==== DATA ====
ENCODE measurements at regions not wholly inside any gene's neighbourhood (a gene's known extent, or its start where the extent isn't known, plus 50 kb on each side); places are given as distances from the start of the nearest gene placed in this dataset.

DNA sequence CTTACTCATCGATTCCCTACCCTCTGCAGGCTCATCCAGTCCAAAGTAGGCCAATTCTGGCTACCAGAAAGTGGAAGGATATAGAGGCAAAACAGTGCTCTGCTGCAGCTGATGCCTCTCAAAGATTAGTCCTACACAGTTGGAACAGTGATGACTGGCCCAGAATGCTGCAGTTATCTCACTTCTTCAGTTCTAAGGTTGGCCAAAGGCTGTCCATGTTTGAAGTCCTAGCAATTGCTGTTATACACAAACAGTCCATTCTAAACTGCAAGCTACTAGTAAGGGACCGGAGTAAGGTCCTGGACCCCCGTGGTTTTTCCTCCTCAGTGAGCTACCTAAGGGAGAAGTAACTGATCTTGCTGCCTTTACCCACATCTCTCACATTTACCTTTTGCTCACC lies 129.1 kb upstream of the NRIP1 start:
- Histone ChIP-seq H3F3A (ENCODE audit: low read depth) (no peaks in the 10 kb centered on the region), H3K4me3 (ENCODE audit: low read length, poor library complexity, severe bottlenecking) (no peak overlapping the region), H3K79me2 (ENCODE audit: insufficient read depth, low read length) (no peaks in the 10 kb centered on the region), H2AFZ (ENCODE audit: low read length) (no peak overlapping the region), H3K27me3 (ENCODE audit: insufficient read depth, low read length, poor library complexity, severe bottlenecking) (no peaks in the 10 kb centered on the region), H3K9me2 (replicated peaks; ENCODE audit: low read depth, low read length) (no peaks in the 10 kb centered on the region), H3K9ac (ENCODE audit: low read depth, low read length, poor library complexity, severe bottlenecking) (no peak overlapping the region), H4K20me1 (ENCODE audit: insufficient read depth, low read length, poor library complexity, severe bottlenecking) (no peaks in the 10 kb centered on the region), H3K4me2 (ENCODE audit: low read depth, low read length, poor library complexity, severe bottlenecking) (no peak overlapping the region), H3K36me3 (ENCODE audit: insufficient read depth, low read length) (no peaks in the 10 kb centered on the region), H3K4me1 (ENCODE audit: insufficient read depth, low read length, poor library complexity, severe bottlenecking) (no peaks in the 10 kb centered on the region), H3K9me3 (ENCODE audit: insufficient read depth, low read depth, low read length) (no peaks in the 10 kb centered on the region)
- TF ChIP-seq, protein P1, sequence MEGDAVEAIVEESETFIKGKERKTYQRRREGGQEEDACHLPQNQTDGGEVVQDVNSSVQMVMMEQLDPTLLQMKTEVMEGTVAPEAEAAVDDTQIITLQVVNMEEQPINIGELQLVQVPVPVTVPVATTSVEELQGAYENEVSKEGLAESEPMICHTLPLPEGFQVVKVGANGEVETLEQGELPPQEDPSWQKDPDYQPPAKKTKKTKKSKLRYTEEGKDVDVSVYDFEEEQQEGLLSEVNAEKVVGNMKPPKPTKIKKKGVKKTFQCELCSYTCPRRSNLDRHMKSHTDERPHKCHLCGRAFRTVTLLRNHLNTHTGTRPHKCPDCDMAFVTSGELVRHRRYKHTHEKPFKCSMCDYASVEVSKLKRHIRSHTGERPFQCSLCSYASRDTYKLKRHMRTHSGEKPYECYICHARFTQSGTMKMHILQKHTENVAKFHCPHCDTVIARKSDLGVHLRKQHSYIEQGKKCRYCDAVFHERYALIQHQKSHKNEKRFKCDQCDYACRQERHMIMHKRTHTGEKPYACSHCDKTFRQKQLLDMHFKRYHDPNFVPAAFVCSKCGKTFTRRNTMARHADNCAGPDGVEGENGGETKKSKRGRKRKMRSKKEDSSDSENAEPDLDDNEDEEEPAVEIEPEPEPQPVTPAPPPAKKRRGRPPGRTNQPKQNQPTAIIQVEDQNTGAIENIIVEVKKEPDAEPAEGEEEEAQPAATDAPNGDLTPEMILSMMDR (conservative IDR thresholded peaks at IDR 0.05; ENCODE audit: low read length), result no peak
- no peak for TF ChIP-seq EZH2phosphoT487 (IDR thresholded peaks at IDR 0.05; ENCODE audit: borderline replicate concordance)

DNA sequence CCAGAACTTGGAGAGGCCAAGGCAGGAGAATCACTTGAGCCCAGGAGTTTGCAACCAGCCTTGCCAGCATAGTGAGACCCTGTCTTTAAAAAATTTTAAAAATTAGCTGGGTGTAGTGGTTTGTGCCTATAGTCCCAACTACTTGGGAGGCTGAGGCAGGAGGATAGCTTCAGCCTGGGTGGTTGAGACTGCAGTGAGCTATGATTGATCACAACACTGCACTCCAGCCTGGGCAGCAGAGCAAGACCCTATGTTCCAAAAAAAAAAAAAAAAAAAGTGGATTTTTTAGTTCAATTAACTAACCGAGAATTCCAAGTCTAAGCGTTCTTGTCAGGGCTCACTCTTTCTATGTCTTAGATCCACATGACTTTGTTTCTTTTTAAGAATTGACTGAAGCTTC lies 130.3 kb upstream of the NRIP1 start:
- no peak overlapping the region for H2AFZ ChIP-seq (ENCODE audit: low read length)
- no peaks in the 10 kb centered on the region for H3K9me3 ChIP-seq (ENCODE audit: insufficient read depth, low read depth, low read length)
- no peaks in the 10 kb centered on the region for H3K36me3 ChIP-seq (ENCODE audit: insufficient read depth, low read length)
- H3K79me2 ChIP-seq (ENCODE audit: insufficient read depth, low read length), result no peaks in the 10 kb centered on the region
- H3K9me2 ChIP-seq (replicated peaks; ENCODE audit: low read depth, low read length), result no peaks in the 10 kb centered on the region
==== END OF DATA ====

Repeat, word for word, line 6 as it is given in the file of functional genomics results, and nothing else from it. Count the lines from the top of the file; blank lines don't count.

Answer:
DNA sequence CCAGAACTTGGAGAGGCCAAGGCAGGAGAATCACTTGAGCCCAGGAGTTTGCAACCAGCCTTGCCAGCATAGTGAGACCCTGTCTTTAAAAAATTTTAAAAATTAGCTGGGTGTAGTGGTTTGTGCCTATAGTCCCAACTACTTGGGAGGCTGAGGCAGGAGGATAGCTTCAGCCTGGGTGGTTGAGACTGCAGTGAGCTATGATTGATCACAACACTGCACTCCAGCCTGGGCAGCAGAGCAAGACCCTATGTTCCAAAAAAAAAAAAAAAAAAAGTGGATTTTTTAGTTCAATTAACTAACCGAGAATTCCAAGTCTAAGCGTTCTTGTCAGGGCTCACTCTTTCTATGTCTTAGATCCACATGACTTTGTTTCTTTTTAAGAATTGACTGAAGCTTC lies 130.3 kb upstream of the NRIP1 start: